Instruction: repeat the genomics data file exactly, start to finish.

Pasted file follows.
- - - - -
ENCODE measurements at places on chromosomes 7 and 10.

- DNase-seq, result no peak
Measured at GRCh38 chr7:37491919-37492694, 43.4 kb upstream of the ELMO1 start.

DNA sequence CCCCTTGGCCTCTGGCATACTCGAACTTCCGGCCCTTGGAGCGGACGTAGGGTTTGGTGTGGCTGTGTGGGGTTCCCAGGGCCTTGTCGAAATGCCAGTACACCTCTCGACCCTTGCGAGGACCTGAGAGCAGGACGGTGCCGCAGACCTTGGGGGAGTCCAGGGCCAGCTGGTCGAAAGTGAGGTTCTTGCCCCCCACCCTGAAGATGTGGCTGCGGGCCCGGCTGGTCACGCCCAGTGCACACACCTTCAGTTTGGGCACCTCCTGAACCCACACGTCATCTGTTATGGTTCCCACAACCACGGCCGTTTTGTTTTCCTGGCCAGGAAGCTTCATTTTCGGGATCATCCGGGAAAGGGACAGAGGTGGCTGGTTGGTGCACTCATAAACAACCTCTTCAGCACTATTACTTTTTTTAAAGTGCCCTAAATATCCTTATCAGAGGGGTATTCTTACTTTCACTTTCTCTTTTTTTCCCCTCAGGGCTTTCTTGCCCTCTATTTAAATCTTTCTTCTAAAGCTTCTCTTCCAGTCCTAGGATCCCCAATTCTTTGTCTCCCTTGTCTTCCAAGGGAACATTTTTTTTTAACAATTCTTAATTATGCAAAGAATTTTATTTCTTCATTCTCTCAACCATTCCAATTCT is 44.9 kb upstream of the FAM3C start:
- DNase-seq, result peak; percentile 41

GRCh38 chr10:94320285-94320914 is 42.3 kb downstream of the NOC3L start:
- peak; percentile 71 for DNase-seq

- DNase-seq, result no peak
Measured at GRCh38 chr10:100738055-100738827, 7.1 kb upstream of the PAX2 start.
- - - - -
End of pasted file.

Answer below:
ENCODE measurements at places on chromosomes 7 and 10.

- DNase-seq, result no peak
Measured at GRCh38 chr7:37491919-37492694, 43.4 kb upstream of the ELMO1 start.

DNA sequence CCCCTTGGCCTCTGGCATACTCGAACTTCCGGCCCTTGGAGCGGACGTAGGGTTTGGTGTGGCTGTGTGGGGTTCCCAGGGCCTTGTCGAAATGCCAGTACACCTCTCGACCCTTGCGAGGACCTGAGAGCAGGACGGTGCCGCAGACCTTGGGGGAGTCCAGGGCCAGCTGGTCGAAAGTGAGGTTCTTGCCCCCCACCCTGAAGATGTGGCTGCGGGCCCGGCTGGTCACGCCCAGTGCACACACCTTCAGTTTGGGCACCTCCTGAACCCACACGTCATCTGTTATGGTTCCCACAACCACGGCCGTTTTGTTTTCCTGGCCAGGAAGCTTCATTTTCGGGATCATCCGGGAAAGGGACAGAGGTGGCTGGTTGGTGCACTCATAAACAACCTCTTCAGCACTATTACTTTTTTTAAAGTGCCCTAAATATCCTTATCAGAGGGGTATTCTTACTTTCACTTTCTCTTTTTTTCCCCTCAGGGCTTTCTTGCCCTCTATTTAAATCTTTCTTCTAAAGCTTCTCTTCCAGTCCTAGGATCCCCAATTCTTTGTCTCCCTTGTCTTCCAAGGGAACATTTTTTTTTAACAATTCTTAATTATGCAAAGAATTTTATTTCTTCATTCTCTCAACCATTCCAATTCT is 44.9 kb upstream of the FAM3C start:
- DNase-seq, result peak; percentile 41

GRCh38 chr10:94320285-94320914 is 42.3 kb downstream of the NOC3L start:
- peak; percentile 71 for DNase-seq

- DNase-seq, result no peak
Measured at GRCh38 chr10:100738055-100738827, 7.1 kb upstream of the PAX2 start.